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Don’t thrust women into men’s roles, forcing them to mimic men



Eli Knight

But that is not his real place. Similarly, our elevated, G-dly souls are only in these lowly physical bodies and world to collect mitzvot and do Torah study.

A mitzvah is much more valued when done discreetly, as it is then done with pure intentions and not to impress anyone else; the only exception being if the influence it will have on others is so strong it will outweigh the purity.

Many people went to great lengths to conceal how much charity they gave, or their good deeds. Women who traditionally have a background, supportive role and whose mitzvot are focused on supporting her family and using her sexual attractiveness in a very controlled way, are areas not generally in the limelight and therefore have greater spiritual benefits or are purer diamonds.

Western culture values appearance and results. For example, the striker who scored the winning goal will go down in history, but the defender who brilliantly stopped the opposing team’s attack and made a great pass to a midfielder will be forgotten together with the midfielder who made a skilful series of dribbles and a fantastic pass to the striker.

It is because we have applied the Western values of appreciating people and their contribution that, when we talk about something like the Exodus, we remember Moshe but quickly forget the heroics and righteousness of the women who made it possible, women like his mother, sister and Batya (daughter of G-d).

Should we follow the Western values and try thrust women into men’s roles and force them to mimic men to be recognised?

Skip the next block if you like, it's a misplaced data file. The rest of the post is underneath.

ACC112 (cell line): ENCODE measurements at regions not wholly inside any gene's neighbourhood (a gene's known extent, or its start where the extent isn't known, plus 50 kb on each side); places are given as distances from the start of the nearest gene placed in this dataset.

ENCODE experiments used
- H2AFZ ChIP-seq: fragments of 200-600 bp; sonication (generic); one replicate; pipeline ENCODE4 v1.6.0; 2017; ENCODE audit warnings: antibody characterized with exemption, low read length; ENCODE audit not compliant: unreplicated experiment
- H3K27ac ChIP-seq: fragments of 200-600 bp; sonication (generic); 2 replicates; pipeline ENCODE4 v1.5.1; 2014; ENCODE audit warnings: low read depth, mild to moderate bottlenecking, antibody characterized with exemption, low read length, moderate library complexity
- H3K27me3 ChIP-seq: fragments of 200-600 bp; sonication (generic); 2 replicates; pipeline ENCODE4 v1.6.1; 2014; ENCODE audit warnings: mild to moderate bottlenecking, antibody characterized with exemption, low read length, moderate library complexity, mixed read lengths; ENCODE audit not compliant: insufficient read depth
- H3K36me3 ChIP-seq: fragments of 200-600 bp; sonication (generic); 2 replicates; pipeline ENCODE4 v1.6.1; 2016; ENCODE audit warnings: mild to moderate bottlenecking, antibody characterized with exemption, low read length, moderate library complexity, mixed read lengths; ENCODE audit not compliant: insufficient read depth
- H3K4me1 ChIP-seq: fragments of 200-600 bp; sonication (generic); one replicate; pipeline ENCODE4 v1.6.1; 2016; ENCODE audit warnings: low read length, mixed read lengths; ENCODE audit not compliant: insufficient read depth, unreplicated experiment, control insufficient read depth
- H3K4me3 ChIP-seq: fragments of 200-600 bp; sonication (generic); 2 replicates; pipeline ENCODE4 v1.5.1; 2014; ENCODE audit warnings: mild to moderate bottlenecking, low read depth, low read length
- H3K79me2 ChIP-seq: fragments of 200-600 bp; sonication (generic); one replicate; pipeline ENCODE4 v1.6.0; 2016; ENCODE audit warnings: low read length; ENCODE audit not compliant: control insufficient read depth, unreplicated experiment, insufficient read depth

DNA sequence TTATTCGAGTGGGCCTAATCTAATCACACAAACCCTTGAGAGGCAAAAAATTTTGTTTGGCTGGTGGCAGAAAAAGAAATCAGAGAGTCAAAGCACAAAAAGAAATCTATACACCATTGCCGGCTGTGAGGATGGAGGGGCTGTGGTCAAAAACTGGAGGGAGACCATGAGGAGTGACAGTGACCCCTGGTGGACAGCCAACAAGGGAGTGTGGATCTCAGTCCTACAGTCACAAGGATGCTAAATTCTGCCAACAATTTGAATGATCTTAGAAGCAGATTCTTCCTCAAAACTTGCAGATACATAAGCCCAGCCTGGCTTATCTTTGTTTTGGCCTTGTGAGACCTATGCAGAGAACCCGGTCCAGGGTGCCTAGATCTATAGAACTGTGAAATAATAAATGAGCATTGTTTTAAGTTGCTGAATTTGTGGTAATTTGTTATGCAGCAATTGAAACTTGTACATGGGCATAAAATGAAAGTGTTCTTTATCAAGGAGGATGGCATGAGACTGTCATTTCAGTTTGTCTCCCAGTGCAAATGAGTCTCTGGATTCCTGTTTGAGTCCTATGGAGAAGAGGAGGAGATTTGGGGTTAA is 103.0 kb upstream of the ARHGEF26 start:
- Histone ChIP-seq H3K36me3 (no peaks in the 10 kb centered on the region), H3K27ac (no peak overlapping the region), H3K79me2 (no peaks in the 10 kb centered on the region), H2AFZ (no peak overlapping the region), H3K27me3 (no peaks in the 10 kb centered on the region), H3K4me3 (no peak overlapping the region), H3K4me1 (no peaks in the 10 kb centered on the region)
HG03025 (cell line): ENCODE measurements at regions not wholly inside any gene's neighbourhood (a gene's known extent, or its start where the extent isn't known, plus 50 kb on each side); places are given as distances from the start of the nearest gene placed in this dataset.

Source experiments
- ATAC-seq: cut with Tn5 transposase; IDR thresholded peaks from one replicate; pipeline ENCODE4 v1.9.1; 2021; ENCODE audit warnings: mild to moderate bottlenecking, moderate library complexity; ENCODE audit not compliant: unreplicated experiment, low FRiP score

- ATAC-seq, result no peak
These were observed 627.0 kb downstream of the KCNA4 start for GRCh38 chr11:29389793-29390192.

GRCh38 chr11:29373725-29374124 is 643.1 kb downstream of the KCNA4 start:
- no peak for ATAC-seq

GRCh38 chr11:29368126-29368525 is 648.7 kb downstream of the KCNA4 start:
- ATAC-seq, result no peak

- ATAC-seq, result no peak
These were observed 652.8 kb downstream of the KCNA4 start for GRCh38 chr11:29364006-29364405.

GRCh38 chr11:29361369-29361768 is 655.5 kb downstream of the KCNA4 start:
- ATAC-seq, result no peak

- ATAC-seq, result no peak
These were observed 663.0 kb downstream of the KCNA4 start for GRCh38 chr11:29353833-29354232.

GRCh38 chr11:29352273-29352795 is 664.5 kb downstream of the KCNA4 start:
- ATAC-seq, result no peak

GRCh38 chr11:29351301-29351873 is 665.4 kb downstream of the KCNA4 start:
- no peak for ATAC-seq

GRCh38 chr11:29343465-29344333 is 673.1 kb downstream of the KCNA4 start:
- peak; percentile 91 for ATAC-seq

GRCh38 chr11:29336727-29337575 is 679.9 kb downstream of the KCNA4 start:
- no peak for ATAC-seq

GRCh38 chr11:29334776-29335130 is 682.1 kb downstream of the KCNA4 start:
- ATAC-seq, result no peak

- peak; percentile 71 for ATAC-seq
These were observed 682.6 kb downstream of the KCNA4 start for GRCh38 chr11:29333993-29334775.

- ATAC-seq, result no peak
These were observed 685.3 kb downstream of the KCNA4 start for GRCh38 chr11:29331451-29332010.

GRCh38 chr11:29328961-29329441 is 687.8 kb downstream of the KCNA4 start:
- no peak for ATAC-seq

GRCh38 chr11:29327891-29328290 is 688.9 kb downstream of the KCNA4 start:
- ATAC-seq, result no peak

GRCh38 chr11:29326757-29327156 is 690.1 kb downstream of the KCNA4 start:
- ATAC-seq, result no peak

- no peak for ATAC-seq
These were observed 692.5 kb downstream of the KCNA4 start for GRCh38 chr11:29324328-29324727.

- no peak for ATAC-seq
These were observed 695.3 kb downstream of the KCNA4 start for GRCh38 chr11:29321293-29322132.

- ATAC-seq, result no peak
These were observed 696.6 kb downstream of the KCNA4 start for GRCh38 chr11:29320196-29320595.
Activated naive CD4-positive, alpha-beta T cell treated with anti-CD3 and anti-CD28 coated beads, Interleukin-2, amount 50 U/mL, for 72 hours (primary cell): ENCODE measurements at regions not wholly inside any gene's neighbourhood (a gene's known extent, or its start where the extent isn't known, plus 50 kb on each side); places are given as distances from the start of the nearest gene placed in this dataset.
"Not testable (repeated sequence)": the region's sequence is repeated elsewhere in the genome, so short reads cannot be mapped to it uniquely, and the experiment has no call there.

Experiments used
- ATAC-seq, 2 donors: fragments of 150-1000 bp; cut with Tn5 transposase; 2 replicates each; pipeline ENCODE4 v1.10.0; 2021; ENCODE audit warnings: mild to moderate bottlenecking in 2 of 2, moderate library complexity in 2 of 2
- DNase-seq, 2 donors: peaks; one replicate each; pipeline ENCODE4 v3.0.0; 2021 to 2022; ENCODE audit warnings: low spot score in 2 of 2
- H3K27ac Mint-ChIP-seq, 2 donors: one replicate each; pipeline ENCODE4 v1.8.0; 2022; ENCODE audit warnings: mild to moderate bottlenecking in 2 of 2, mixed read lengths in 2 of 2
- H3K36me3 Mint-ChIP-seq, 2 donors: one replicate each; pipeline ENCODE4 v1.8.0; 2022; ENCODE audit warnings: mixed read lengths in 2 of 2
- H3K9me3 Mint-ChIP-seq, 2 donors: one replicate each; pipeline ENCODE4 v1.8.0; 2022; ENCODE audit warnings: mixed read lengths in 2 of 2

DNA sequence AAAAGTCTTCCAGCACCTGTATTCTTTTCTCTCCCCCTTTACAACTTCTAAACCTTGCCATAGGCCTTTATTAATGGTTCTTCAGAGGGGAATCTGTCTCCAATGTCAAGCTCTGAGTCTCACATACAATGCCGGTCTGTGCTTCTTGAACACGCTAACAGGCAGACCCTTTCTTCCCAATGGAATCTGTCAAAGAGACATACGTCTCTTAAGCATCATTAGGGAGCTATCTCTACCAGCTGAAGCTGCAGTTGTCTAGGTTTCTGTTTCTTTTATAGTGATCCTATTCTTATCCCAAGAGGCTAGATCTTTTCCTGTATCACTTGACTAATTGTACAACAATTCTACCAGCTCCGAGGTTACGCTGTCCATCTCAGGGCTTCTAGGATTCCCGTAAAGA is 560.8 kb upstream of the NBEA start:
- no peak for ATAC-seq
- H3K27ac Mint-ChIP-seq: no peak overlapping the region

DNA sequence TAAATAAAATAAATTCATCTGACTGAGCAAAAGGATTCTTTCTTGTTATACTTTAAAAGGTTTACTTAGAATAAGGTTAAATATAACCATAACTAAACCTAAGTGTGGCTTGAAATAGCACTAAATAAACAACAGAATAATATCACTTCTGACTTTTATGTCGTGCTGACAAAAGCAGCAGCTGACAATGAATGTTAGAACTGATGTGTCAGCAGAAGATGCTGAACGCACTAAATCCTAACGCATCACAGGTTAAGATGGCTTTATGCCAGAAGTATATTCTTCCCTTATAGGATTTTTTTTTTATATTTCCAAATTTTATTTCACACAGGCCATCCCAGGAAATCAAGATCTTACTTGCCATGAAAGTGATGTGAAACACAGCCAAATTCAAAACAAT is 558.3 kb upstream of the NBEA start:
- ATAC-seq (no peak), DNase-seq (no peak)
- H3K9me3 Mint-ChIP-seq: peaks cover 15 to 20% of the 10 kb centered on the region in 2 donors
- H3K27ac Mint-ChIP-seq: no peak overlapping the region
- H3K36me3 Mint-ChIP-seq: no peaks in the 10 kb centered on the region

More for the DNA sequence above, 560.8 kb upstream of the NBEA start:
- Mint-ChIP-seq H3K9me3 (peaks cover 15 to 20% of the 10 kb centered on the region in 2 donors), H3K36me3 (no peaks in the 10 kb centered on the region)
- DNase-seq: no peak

The last time we adored Western values and culture was when Berlin was called by progressive Jews the new Jerusalem.

At a time, Berlin was capital of the country and at the forefront of every form of science, of music, maths, physics, psychology etc, except one science: Torah – which is G-d’s value system, and we are still reeling from the consequences.

G-d put the soul into a body with everything the body entails, whether rich or poor or even disabled, in such a way that the soul will maximise the chances of attaining his or her unique mission and diamonds allocated to them.

There is a story of a man who helped a butterfly free its cocoon, but thereafter it couldn’t fly. It turns out that the struggle to free itself moves the fluids from the body to the wings, enabling it to fly.

So too we have our struggles and circumstances and unique roles in life, which enable our souls to fly one day.



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